The lights are on
What new ideas the game brings to the table and how well old ideas are presented.
How good a game looks, taking into account any flaws such as bad collision or pop-up.
Does the game’s music and sound effects get you involved or do they make you resolve to always play with the volume down?
Basically, the controller to human interface. The less you think about the hunk of plastic in your hands, the better the playability.
Flat out, just how fun the game is to play. The most important factor in rating a game.
The portable versions of the LEGO games have been disappointing, and the trend continues with LEGO Star Wars III: The Clone Wars. The game follows a truncated version of events from the console version, which in turn is based on seasons one and two of the television series. Aside from sharing animated cutscenes, the console and 3DS versions have different level layouts and gameplay.
Traveller’s Tales has been refining its LEGO formula over the years, and it’s unfortunate that the most noticeable improvements and tweaks didn’t make the transition here. The Force is essentially a switch in this version, rather than an ability that allows players to move environmental objects and enemies at will. Boulders will continue to hover toward their predetermined paths even if the Jedi supposedly controlling it gets killed in the middle of the process. It’s not a horrible omission, but there was something satisfying about picking up a battle droid and turning its own cannon against its allies; hurling it around here feels impotent in comparison.
Characters have their own obstacle-breaking specialties, and you’ll cycle through them at various points to move through levels. Yoda and other Jedi can use the Force to lift objects, machine gunners can overheat and shatter gold bricks, heavy gunners can blow up silver bricks with their rockets, and so on. There aren’t any real puzzles to speak of, aside from variations on the “This is in the way, how can I get past it” theme.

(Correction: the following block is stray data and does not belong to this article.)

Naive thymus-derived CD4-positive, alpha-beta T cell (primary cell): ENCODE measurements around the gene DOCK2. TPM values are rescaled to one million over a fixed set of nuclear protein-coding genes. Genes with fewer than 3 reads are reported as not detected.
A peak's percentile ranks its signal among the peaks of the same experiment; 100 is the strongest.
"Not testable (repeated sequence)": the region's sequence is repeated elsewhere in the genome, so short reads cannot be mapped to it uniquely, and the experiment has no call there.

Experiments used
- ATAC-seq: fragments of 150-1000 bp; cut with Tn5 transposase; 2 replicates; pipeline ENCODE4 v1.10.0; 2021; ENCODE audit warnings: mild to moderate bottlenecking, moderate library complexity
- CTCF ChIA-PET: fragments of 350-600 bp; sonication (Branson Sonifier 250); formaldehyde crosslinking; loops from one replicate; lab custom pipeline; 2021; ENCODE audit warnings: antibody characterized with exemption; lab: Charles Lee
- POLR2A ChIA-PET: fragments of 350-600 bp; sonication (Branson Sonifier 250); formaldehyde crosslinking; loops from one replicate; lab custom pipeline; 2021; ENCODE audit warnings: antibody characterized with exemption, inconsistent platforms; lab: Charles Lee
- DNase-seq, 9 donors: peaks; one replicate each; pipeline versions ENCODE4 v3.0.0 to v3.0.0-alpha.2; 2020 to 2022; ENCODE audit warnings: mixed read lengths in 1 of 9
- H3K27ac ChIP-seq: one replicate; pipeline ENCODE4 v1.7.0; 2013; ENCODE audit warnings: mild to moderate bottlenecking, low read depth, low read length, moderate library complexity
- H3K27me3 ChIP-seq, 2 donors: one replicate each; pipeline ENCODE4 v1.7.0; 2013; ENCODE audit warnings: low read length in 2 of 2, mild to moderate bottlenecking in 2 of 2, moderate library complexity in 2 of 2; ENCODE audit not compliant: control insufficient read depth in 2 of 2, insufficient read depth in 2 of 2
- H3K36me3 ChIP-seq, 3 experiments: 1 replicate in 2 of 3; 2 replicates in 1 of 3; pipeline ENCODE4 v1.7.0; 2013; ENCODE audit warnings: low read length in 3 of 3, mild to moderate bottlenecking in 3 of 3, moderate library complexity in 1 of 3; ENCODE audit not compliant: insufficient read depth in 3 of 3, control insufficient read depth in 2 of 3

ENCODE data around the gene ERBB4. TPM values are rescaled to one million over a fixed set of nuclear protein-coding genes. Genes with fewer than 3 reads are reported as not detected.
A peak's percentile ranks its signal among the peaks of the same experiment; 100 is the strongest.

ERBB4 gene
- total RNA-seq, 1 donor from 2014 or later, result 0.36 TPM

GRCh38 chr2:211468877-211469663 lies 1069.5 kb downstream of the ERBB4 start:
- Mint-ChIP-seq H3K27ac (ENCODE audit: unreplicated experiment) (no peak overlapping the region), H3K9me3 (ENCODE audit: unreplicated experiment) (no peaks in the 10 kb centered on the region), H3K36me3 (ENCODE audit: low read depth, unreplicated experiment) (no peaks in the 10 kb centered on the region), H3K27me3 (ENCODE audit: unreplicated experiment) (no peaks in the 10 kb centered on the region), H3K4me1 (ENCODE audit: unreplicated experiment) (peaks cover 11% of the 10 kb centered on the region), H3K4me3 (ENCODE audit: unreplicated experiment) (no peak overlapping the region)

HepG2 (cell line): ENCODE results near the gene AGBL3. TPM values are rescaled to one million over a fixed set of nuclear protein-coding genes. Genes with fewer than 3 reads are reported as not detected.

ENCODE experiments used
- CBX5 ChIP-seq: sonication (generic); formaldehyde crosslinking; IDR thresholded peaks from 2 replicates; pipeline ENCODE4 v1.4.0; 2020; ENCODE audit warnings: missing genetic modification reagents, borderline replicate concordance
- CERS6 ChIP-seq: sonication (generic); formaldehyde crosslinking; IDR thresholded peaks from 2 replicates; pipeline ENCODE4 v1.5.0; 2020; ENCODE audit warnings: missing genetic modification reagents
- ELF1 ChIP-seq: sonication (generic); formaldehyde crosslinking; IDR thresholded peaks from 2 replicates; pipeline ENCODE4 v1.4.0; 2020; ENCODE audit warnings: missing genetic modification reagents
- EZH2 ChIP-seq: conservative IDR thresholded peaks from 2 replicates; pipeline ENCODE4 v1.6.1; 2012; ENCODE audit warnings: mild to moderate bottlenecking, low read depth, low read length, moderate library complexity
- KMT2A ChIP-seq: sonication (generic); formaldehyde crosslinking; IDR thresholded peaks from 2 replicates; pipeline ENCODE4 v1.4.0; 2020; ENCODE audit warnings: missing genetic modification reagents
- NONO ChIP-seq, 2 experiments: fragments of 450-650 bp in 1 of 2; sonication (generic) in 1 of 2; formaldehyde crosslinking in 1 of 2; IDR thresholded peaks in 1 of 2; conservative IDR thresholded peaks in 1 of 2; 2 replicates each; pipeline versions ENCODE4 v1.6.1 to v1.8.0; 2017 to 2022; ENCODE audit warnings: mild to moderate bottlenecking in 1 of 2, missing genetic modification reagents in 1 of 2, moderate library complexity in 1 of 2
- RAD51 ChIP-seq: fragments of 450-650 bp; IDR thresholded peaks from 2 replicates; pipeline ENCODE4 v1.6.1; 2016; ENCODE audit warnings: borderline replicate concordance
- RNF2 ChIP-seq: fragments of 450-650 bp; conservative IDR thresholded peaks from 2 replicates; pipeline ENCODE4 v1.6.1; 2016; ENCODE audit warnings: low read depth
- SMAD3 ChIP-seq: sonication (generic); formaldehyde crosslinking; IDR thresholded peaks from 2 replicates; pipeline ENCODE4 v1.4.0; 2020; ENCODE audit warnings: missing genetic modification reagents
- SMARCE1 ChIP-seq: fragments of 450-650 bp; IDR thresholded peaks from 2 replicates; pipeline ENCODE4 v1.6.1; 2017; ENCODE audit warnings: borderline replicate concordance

The 3DS version’s biggest attraction, the additional visual dimension, adds little. I was particularly surprised to see that it didn’t enhance any of the platforming sections. The game clearly wasn’t designed specifically with Nintendo’s latest hardware in mind, but I was hopeful that the effect would help compensate for those sometimes tricky areas – a weak spot for the series regardless of platform. Unfortunately, that wasn’t the case. The only difference was that I got to see my characters fall into the abyss in eye-popping 3D.
A few other additions, such as snowball fight minigames and Street Pass-enabled unlocks, don’t reduce the sting of omissions like the console version’s large-scale ground battles. The 3DS version’s gameplay is virtually unchanged from one of Traveller’s Tales’ first LEGO titles. That may have been adequate a few years ago, but it just doesn’t cut it anymore.
Ultimately, LEGO Star Wars III: The Clone Wars isn’t irredeemably bad, it’s just another in a long line of disappointments. In many ways, it’s a lot like the Mega Bloks version of an excellent game. It’s similar enough if you’re desperate, but your money is better spent on the genuine article.
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